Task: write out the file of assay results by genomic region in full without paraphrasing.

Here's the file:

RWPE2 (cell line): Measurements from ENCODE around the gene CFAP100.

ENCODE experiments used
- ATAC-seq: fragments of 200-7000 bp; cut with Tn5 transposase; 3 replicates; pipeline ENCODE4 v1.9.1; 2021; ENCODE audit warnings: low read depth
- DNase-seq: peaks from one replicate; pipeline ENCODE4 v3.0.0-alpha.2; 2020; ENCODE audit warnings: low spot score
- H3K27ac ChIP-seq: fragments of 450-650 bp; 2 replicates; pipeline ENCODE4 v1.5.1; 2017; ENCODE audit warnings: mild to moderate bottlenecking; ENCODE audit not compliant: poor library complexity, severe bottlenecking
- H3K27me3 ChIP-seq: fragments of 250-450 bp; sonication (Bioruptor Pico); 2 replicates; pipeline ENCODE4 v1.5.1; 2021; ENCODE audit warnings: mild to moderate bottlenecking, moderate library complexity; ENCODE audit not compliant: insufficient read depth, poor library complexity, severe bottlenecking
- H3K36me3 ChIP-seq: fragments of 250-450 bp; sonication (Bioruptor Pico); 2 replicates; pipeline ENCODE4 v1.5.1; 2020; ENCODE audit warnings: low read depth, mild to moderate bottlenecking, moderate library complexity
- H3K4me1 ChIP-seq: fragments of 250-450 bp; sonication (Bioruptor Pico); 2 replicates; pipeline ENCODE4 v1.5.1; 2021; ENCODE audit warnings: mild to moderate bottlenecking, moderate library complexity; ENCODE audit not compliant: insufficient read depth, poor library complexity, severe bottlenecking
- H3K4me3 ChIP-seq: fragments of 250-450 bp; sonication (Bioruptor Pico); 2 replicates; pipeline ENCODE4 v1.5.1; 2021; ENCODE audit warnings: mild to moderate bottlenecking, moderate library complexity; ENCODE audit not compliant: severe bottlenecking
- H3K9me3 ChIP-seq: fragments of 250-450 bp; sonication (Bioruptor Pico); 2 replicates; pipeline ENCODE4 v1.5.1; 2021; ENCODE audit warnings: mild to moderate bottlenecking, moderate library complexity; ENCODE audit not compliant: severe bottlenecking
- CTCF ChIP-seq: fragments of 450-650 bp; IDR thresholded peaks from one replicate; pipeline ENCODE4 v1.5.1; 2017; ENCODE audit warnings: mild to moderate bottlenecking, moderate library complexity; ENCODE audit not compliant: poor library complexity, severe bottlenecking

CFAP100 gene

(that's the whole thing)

RWPE2 (cell line): Measurements from ENCODE around the gene CFAP100.

ENCODE experiments used
- ATAC-seq: fragments of 200-7000 bp; cut with Tn5 transposase; 3 replicates; pipeline ENCODE4 v1.9.1; 2021; ENCODE audit warnings: low read depth
- DNase-seq: peaks from one replicate; pipeline ENCODE4 v3.0.0-alpha.2; 2020; ENCODE audit warnings: low spot score
- H3K27ac ChIP-seq: fragments of 450-650 bp; 2 replicates; pipeline ENCODE4 v1.5.1; 2017; ENCODE audit warnings: mild to moderate bottlenecking; ENCODE audit not compliant: poor library complexity, severe bottlenecking
- H3K27me3 ChIP-seq: fragments of 250-450 bp; sonication (Bioruptor Pico); 2 replicates; pipeline ENCODE4 v1.5.1; 2021; ENCODE audit warnings: mild to moderate bottlenecking, moderate library complexity; ENCODE audit not compliant: insufficient read depth, poor library complexity, severe bottlenecking
- H3K36me3 ChIP-seq: fragments of 250-450 bp; sonication (Bioruptor Pico); 2 replicates; pipeline ENCODE4 v1.5.1; 2020; ENCODE audit warnings: low read depth, mild to moderate bottlenecking, moderate library complexity
- H3K4me1 ChIP-seq: fragments of 250-450 bp; sonication (Bioruptor Pico); 2 replicates; pipeline ENCODE4 v1.5.1; 2021; ENCODE audit warnings: mild to moderate bottlenecking, moderate library complexity; ENCODE audit not compliant: insufficient read depth, poor library complexity, severe bottlenecking
- H3K4me3 ChIP-seq: fragments of 250-450 bp; sonication (Bioruptor Pico); 2 replicates; pipeline ENCODE4 v1.5.1; 2021; ENCODE audit warnings: mild to moderate bottlenecking, moderate library complexity; ENCODE audit not compliant: severe bottlenecking
- H3K9me3 ChIP-seq: fragments of 250-450 bp; sonication (Bioruptor Pico); 2 replicates; pipeline ENCODE4 v1.5.1; 2021; ENCODE audit warnings: mild to moderate bottlenecking, moderate library complexity; ENCODE audit not compliant: severe bottlenecking
- CTCF ChIP-seq: fragments of 450-650 bp; IDR thresholded peaks from one replicate; pipeline ENCODE4 v1.5.1; 2017; ENCODE audit warnings: mild to moderate bottlenecking, moderate library complexity; ENCODE audit not compliant: poor library complexity, severe bottlenecking

CFAP100 gene